Financial expert backs Mark Richardson's criticism of proposed debt-to-income caps

A financial expert is backing Mark Richardson's claim the Government's proposed debt-to-income caps are unlikely to help first home buyers. 

The Reserve Bank is looking to restrict lending to house buyers whose debts far outstrip their income - a tool known as debt-to-income (DTI) ratio limits.

Finance Minister Grant Robertson has agreed "in principle" to allow DTIs, which the Reserve Bank has described as "likely to be the most effective additional tool" to help stabilise ballooning house prices. 

Robertson said any decision to implement DTIs would only happen after a full public consultation. It's also his view that DTIs should not impact first-home buyers and should only apply to investors. 

But there is concern the caps could still hurt first home buyers and low-income earners. 

Speaking with The AM Show on Thursday portfolio manager at Milford Asset Management Frances Sweetman said it's not yet known how much of an impact they could have. 

She said it depends on where the caps are set, given banks already limit mortgages based on income.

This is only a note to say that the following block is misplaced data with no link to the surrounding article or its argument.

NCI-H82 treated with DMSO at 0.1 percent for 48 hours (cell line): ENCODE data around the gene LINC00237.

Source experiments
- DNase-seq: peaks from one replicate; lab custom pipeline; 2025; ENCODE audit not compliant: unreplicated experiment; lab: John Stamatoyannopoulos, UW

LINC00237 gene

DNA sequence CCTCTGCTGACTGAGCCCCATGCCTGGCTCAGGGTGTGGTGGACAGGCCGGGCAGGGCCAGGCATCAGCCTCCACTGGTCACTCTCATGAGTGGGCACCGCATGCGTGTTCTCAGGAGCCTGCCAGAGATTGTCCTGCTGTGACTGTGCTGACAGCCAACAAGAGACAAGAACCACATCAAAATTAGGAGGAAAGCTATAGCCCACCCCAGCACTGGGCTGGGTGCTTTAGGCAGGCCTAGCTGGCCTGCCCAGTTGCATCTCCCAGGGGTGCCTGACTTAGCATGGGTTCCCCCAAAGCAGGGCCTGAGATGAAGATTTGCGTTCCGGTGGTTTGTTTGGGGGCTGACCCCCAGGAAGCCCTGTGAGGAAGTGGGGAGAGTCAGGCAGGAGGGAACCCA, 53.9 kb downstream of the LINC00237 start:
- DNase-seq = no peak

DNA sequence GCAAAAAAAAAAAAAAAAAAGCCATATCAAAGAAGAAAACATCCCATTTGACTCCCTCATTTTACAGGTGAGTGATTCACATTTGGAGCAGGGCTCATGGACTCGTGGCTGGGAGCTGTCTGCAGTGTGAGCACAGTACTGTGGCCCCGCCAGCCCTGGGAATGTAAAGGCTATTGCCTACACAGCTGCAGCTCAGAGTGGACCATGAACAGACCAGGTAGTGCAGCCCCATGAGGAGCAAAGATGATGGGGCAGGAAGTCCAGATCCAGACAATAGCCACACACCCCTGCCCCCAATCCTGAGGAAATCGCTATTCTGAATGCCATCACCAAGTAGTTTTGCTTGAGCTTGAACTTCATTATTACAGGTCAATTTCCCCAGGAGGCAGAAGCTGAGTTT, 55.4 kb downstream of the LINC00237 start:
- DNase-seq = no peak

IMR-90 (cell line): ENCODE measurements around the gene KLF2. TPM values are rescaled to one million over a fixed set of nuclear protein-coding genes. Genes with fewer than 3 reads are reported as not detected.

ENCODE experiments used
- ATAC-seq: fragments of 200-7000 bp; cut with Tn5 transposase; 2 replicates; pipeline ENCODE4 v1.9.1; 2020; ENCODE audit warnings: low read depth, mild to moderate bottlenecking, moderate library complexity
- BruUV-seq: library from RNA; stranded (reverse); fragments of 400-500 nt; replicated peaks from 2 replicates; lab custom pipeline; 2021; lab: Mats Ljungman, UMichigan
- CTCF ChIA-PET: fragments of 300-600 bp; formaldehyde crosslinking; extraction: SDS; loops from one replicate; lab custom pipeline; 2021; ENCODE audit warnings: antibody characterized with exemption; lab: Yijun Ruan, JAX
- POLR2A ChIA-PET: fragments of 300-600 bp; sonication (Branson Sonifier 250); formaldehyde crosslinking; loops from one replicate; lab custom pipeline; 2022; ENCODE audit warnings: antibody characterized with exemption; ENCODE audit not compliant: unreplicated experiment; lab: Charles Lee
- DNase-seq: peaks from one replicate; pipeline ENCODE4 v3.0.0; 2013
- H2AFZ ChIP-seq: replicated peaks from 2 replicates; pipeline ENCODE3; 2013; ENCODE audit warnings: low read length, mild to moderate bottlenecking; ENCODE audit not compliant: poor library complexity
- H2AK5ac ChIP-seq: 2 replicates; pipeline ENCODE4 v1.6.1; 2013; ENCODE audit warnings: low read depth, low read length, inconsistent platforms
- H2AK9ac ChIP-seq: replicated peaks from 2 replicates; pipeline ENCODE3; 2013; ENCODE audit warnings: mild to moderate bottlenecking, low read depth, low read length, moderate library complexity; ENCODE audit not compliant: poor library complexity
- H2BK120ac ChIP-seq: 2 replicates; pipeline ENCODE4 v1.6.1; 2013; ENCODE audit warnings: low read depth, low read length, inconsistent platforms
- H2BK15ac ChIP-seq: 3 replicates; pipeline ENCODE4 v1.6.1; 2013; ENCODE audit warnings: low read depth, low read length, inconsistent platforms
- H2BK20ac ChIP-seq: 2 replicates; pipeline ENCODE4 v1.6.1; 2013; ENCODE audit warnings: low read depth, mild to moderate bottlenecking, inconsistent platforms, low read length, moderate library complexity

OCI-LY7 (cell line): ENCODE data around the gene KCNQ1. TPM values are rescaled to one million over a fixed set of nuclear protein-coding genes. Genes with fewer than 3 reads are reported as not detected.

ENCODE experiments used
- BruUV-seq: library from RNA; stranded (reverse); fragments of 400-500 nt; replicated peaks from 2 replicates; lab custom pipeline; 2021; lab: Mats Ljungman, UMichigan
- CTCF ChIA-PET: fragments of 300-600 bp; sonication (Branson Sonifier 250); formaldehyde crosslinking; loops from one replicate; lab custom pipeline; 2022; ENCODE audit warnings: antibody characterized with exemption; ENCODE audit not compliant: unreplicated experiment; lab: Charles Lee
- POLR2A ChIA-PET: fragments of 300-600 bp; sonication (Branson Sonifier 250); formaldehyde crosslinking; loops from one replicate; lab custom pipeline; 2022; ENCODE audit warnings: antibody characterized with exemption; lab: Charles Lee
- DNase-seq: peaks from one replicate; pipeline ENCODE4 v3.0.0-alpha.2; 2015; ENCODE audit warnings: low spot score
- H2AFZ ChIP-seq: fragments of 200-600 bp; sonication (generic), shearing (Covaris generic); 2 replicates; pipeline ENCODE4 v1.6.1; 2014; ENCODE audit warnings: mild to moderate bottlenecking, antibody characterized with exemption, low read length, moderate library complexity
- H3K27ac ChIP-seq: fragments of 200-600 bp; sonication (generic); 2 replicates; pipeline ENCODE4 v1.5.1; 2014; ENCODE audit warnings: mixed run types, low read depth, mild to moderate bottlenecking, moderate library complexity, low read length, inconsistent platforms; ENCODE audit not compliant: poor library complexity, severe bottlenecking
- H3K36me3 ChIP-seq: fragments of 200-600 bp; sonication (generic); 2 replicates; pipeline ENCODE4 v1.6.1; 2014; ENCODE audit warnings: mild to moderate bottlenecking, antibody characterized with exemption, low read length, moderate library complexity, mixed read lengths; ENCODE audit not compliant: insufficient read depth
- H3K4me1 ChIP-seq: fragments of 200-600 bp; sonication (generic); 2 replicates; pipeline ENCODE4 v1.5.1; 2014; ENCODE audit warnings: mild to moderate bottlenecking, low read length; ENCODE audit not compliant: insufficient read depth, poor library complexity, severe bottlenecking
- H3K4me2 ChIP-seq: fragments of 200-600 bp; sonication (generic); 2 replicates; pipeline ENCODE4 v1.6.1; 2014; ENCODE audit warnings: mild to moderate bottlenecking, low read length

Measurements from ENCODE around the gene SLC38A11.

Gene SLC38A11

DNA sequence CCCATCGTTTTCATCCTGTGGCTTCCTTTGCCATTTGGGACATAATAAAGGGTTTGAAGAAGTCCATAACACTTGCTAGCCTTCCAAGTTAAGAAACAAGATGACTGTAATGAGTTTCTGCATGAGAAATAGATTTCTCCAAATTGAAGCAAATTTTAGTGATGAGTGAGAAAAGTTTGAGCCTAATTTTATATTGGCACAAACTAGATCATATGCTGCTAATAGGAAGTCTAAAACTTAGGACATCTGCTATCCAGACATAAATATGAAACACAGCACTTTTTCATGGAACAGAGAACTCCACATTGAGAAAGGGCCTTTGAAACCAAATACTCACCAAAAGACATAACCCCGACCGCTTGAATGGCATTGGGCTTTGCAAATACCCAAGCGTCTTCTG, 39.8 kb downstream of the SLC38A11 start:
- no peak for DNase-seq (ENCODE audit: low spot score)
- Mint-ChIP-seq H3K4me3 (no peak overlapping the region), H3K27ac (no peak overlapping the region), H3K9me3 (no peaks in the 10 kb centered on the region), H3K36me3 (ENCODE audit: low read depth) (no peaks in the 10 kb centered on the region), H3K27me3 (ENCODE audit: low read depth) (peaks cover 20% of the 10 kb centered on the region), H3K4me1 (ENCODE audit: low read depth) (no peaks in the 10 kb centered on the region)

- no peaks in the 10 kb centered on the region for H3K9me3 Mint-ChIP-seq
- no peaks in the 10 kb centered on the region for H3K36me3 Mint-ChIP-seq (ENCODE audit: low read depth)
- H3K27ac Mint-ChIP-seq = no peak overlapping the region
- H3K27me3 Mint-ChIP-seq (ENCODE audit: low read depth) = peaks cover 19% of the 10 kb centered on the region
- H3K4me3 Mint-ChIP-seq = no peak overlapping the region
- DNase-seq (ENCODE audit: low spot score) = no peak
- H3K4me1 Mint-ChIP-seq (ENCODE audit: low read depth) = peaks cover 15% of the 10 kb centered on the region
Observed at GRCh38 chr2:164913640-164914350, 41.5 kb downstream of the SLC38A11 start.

"Already banks test what mortgage payments look like based on your income but this will put a much more formal limit around that.

"Where this can come in is it can limit the amount of debt investors can take on quite low yielding rental properties." 

The proposed caps appear to have frustrated sports reader Mark Richardson who questioned how much they would help first home buyers. 

"I just can't understand how any of this is going to mean that... all of a sudden you create first home buyers," he said. 

"The price of property is not coming down, yes you're taking an element of competition out of auctions and the buying process, but then again investors tend to be a bit more dispassionate and aren't motivated and won't go as hard - once it reaches a point where the yields aren't good enough they just walk away. 

"It just feels all too idealistic to say, 'Oh all of a sudden first home buyers can buy houses' - no they can't unless their incomes go up."

Sweetman backed up Richardson's view saying the Government's actions so far haven't motivated investors to sell. 

"I'm struggling to disagree with you...what we have seen so far in the market is that investors haven't sold because they struggle to see where they can get a better return elsewhere." 

She said house prices are unlikely to drop much until there is more supply and while the Government is working on it, the areas where new homes are being built might not appeal to first home buyers. 

The Government unveiled a raft of new measures in March which were designed to make it easier for first-home buyers to get onto the property ladder and crackdown on investors.

While this has caused some investors to drop away from the housing market, the changes haven't caused the market to cool yet with prices instead hitting a new record high in May.